# Substitution in first-order languages

## 1. Introduction

This web page discusses syntactical aspects of substitution in first-order logic. In particular, the tricky definition of substitution itself is given and we will see when that substitution is valid. All these details are technical. They behave exactly as one would naïvely hope (though the details are more awkward to write down than one might expect), and in particular all these notions are computable, i.e. computable on a computer, or representable in a formal system like a Post system. Readers who can take such details on trust need not read further. Only those who want to see the gory details need read on.

## 2. Substitution

We want to define and investigate the effect of substituting terms $t 1 , … , t k$ for variables $v 1 , … , v k$ in a term or formula. The work here will be entirely syntactical (i.e. manipulations of strings of symbols without meaning attached) but looking ahead to further work we will take care to ensure that our substitutions are potentially meaningful (i.e. can at a later stage be given meaning).

We fix a first order language $L$ with variables from $VAR L = u , v , w , …$ and terms $TERM L$.

In its simplest form a substitution is a function $s : V → TERM L$ where $V = dom ( s )$ is a finite set of variables. The idea is that we should substitute each $v ∈ V$ with the term $s ( v )$. This is turn gives more complex substitition functions $s ( t )$ and $s ( ϕ )$ where $t$ is a term and $ϕ$ is a formula of $L$. Most of the inductive definition of this extension to terms and formulas is given recursively by the following.

• $s ( v ) = v$ if $v ∉ dom ( s )$
• $s ( c ) = c$ if $c$ is a constant symbol.
• $s ( F ( t 1 , … , t k ) ) = F ( s ( t 1 ) , … , s ( t k ) )$ if $F$ is a $k$-ary function symbol and $t 1 , … , t k$ are terms.
• $s ( ⊤ ) = ⊤$ and $s ( ⊥ ) = ⊥$
• $s ( ( t 1 = t 2 ) ) = ( s ( t 1 ) = s ( t 2 ) )$ if $t 1 , t 2$ are terms.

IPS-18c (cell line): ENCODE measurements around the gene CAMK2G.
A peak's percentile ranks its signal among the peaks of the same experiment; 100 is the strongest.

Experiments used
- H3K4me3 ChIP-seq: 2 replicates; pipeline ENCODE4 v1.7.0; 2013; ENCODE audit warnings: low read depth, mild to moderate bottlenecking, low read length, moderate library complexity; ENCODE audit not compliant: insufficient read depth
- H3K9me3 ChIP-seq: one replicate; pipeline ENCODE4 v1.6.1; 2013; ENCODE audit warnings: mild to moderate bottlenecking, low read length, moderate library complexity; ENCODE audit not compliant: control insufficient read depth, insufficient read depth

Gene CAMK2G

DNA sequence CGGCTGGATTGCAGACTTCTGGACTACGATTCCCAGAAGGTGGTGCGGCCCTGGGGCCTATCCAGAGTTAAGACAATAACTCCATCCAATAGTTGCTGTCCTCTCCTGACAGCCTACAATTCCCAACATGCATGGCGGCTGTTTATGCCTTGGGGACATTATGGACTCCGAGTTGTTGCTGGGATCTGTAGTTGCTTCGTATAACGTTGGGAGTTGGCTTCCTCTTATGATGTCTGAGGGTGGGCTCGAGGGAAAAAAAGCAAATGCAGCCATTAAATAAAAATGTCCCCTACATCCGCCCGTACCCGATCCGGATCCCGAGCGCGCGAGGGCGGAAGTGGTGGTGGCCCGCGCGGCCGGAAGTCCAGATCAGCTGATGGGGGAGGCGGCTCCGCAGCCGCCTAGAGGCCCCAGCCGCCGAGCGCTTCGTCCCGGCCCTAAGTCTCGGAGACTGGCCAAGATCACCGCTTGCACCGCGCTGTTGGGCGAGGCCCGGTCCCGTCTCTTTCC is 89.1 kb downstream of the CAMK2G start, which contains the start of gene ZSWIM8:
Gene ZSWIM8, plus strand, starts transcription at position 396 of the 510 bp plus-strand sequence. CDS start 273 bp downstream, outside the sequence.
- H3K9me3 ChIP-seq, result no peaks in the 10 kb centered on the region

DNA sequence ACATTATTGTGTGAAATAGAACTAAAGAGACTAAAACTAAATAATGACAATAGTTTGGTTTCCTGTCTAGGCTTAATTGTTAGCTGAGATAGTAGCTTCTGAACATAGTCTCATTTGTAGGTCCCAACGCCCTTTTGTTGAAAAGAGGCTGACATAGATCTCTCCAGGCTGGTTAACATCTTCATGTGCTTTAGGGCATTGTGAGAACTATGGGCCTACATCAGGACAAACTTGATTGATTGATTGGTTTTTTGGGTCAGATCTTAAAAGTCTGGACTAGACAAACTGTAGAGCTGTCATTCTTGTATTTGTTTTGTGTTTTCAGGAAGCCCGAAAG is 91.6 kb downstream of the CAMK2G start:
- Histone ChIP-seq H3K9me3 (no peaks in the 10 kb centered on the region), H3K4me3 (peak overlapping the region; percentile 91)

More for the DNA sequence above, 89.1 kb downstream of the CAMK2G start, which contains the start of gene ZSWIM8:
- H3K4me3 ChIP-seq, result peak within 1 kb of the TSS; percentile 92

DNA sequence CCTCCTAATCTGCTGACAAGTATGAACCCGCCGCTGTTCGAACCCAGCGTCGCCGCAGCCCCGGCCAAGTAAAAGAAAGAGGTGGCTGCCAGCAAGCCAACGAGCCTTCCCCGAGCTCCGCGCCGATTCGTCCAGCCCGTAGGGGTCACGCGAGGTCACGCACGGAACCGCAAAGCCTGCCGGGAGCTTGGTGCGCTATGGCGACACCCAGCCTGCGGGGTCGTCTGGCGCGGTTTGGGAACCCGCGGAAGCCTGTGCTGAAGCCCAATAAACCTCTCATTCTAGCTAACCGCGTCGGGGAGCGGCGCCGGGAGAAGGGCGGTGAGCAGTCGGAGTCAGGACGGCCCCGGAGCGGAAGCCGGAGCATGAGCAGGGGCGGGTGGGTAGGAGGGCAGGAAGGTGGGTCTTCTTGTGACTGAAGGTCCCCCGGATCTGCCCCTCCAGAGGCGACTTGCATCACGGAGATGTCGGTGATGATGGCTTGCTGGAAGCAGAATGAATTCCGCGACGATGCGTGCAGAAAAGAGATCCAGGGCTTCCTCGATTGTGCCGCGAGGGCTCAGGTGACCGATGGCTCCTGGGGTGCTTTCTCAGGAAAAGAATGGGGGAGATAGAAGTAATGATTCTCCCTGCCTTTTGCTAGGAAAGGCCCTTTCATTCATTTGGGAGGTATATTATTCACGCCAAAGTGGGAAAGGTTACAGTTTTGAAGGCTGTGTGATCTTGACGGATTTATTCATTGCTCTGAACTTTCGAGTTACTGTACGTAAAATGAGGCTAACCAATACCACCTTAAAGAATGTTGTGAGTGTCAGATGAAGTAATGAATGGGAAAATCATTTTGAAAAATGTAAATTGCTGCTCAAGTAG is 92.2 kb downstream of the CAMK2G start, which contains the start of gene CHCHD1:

• $s ( R ( t 1 , … , t k ) ) = R ( s ( t 1 ) , … , s ( t k ) )$ if $R$ is a $k$-ary relation symbol and $t 1 , … , t k$ are terms.
• $s ( ¬ ϕ ) = ¬ s ( ϕ )$ for any formula $ϕ$
• $s ( ( ϕ 1 ∧ ϕ 2 ) ) = ( s ( ϕ 1 ) ∧ s ( ϕ 2 ) )$ if $ϕ 1 , ϕ 2$ are formulas.
• $s ( ( ϕ 1 ∨ ϕ 2 ) ) = ( s ( ϕ 1 ) ∨ s ( ϕ 2 ) )$ if $ϕ 1 , ϕ 2$ are formulas.
• $s ( ( ϕ 1 → ϕ 2 ) ) = ( s ( ϕ 1 ) → s ( ϕ 2 ) )$ if $ϕ 1 , ϕ 2$ are formulas.

This is an inductive definition on terms and formulas, and as such relies on the Unique Readability Theorem for terms and formulas.

The only clauses missing from the above are those for $s ( v ) = v$ if $v ∈ dom ( s )$ and for the quantifiers $∀$ and . But these cause difficulties: some substitutions are invalid i.e. they result in unacceptable introduction of new variables in the scope of an existing quantifier. To resolve this problem we must specify when substitutions are valid, and this involves a slightly more sophisticated idea of substitution.

From now on, we say that a substitution $s$ is a function $s : V → TERM L$ with domain $V = dom ( s )$ and a finite set of forbidden variables, $( s )$. Variables in $( s )$ are not allowed in the substituted output, though they can be present in unsubstituted output.

The remaining clauses of the definition of substitution will now be given, starting with the substitution of a variable for a term.

• $s ( v ) = v$ if $v ∉ dom ( s )$
• $s ( v )$ is the term $s ( v )$ itself if $v ∈ dom ( s )$ and no variable $w ∈ ( s )$ occurs in $s ( v )$
• $s ( v )$ is invalid in the remaining case, i.e. if $v ∈ dom ( s )$ and some variable $w ∈ ( s )$ occurs in $s ( v )$

Finally, we can give the rules for substitution of formulas involving quantifiers. There are two cases. In the following, $Q$ is either $∀$ or .

• if $v ∈ dom ( s )$ then $s ( Q v ϕ )$ is the formula $Q v t ( ϕ )$ where the substitution $t$ is defined by: $dom ( t ) = dom ( s ) ∖ v$; $( t ) = ( s ) ∪ v$; and $t ( w ) = s ( w )$ for all $w ∈ dom ( t )$
• if $v ∉ dom ( s )$ then $s ( Q v ϕ )$ is the formula $Q v r ( ϕ )$ where the substitution $r$ is defined by: $dom ( r ) = dom ( s )$; $( r ) = ( s ) ∪ v$; and $t ( w ) = s ( w )$ for all $w ∈ dom ( t )$

The point is here that a quantified variable must never be substituted, since it already has an intended meaning (ranging over all or some elements of a $L$-structure). That is why in the first case the domain of the substitution is altered to remove the variable $v$. Furthermore, in the scope of the quantifier terms should not be introduced by substitution if they involve the variable being quantified over. That is why the forbidden variable set is made bigger.

In the sequel, when defining a substitution $s$ we shall normally just give the domain of $s$ and the value $s ( v )$ for each variable $v ∈ dom ( s )$. If $( s )$ is not specified it will be assumed to be empty.